McBride also argues that the legislative history of FELA, Section 4, confirms that Congress rejected the proximate causation standard. See Brief for Respondent at 21. In Section 4, according to McBride, Congress decided to eliminate the employer’s assumption-of-risk defense when the employee’s injury results “in whole or in part” from the employer’s negligence. See id. McBride contends that legislative history shows that Section 4 replaced the phrase “proximate causation” with “in whole or in part,” paralleling the language in FELA Section 1. See id. McBride asserts it would be inconsistent for Congress to adopt a proximate cause standard in Section 1 while expressly rejecting it in Section 4. See id.

Do Previous FELA Cases Show that the Court Has Adopted Proximate Causation?

CSX argues that previous FELA cases established that the statute adopts a proximate causation standard. See Brief for Petitioner at 27. CSX points out that earlier cases explicitly used the proximate causation standard. See id. at 27–28. CSX also emphasizes that previous cases adopted proximate causation by contrasting and rejecting “but-for” causation. See id. at 28–29. In particular, CSX challenges McBride’s assertion that Rogers v. Missouri Pacific Railroad is the seminal case that rejected the proximate causation standard. See id. at 33. According to CSX, Rogers did not explicitly overrule the proximate cause standard, but rather upheld the pre-Rogers cases that established proximate cause under FELA. See id. at 34–35. CSX emphasizes the fact that it is very rare for the Court to implicitly overturn a long-established precedent of statutory interpretation, such as FELA’s proximate causation standard. See id. CSX further argues that Rogers actually assumed that FELA requires proximate causation in four places. See id. at 39. First, CSX asserts that the Rogers Court accepted the trial court’s jury instructions, which adopted the proximate causation standard. See id. at 39–40. Second, CSX claims that the plaintiff’s theory of recovery was based on proximate causation. See id. at 40. Third, CSX argues that the Rogers Court’s holding was based on previous cases that adopted a proximate causation standard. See id. at 40–41. Lastly, CSX emphasizes that the dissenting justices characterized the case as applying a settled causation principle rather than establishing a new rule on causation. See id. at 41–42.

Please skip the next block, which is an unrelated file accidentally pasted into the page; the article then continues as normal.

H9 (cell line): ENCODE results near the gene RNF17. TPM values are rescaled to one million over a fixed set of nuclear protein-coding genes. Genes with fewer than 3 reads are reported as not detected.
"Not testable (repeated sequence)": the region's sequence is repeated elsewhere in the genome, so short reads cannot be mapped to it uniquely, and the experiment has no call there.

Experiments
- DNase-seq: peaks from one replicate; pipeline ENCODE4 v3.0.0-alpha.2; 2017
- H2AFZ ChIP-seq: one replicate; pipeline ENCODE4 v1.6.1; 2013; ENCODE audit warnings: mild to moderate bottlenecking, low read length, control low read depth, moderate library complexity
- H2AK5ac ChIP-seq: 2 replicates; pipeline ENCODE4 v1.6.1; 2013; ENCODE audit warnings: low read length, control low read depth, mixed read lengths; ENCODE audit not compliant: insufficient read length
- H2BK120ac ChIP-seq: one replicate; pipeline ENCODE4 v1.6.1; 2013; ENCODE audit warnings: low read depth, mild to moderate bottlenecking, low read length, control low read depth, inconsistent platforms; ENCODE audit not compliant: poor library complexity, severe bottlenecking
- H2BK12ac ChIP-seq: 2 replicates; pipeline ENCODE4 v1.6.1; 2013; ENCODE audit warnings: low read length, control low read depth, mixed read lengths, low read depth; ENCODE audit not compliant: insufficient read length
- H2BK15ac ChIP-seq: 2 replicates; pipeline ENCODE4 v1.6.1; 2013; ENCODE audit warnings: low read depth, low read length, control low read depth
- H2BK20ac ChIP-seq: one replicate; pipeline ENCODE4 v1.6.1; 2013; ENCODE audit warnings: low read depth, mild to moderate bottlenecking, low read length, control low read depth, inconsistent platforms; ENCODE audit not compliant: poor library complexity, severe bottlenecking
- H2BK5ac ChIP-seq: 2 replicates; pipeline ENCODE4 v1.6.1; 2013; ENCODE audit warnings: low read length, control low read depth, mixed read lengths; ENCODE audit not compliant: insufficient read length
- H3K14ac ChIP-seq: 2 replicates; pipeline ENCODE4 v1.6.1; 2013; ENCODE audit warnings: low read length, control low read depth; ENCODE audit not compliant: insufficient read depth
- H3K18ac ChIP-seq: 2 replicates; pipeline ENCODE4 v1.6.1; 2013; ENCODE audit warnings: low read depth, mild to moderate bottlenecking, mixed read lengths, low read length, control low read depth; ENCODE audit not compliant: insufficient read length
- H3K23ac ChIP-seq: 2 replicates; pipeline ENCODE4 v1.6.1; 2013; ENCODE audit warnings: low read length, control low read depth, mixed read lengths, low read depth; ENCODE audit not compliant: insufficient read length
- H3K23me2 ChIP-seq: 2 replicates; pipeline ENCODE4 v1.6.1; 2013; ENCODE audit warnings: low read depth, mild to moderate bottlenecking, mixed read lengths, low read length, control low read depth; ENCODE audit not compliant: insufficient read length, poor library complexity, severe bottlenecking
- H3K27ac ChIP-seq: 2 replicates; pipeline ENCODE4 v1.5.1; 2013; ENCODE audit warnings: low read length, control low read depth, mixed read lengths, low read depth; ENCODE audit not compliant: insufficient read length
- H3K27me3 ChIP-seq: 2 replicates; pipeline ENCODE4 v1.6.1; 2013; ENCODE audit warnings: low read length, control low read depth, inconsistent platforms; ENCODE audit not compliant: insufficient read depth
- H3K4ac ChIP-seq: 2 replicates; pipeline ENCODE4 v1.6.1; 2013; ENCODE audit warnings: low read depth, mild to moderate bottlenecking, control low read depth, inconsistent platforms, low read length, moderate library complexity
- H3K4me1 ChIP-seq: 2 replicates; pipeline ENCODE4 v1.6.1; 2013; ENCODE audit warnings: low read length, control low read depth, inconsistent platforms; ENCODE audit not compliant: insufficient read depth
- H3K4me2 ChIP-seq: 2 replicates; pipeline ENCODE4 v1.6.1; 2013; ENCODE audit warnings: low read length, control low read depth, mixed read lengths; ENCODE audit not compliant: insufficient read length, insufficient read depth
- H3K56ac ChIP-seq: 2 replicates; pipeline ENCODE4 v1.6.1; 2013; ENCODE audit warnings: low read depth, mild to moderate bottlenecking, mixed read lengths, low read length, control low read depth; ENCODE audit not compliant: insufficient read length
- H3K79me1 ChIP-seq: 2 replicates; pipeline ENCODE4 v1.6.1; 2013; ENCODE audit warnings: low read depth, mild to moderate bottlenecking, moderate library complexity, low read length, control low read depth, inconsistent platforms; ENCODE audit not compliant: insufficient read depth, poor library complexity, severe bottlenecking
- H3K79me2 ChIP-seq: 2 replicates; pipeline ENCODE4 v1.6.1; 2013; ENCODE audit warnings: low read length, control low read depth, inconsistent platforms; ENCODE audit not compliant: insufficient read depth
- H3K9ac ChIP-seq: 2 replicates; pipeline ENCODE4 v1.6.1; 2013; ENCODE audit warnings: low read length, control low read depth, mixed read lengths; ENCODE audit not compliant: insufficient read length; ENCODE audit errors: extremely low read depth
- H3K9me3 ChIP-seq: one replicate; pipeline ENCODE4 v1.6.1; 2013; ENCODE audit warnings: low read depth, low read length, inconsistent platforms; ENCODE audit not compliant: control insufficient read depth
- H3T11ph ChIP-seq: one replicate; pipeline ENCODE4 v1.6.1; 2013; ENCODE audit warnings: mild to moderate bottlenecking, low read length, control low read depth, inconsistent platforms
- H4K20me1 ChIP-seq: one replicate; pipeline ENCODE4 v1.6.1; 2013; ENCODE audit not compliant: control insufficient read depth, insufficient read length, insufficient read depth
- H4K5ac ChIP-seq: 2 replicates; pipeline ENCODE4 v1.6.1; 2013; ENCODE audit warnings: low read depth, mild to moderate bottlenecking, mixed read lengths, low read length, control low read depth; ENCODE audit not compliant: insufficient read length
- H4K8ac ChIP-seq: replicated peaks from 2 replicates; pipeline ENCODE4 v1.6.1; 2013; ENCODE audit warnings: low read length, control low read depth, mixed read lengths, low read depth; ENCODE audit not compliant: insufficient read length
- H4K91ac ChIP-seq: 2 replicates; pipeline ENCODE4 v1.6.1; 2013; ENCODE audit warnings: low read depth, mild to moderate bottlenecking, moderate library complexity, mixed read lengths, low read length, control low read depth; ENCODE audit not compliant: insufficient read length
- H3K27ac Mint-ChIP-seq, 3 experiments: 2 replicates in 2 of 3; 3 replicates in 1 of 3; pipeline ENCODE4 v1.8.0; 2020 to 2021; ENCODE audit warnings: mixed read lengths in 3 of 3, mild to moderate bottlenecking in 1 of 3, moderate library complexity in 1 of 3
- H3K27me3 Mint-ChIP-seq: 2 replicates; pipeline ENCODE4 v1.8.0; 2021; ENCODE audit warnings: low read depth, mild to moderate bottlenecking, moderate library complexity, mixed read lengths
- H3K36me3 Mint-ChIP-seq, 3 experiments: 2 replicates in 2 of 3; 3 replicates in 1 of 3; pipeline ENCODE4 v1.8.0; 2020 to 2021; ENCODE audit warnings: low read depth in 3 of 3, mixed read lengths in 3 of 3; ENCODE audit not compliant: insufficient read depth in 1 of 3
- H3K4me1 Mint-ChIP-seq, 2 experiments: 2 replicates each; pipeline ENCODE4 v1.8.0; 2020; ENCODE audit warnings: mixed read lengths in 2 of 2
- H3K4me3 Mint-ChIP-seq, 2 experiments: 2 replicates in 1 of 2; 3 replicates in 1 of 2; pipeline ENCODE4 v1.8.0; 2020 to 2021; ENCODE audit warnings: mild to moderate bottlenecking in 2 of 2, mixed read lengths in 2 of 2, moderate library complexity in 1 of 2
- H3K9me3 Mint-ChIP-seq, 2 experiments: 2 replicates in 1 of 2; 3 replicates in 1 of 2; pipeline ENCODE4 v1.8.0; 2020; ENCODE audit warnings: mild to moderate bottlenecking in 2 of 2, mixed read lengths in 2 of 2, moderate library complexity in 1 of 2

McBride, on the other hand, argues that case precedents have established a relaxed causation standard under FELA. See Brief for Respondent at 21. McBride dismisses as dicta CSX’s pre-Rogers case law that supposedly adopted proximate causation. See id. at 22. McBride further maintains that previous cases used the causation language, “in part,” to hold an employer liable even if his negligent action was not the last culpable act, or proximate cause, of the employee’s injury. See id. at 23–24. McBride insists that this indicates a relaxed causation standard. See id. Furthermore, McBride argues that Rogers conclusively relaxed FELA’s proximate causation standard. See id. at 26. McBride argues that the Court in Rogers did, in fact, address both the multiple causation and proximate causation issue under FELA. See id. at 31. According to McBride, the Court found the employer guilty because its negligence “played a part” in the employee’s injury. See id. at 28–29. Furthermore, McBride asserts that the Court plainly rejected the proximate cause standard when it stated that it is “irrelevant” whether some other factor than the employer’s negligent act was an “immediate” cause of the employee’s injury. See id. McBride insists that cases after Rogers confirmed the relaxed causation standard. See id. at 32.

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Conclusion

The decision in this case will determine the proper standard of causation under the Federal Employers’ Liability Act. CSX argues that proximate causation is the proper standard, while McBride argues that a looser standard of causation is warranted. CSX maintains that Congressional intent opposes a looser causation standard, and that proximate causation adequately protects employees. McBride, in contrast, insists that recent court decisions broadening the concept of causation, coupled with Congressional inaction in response to these cases, support upholding the jury’s award of damages in this case. This case will affect the ability of railroad employees to recover for injuries sustained while working.

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Authors

Prepared by: So jung Choo and Eli Kirschner

Edited by: Sarah Chon

Additional Sources

Bloomberg, Greg Stohr: Railroad Worker Injury Clash Draws U.S. Supreme Court Review (Nov. 29, 2010)

The Daily Record, Kimberly Atkins: Justices Take CSX Case on Causation Standard (Nov. 29, 2010)

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Edited by: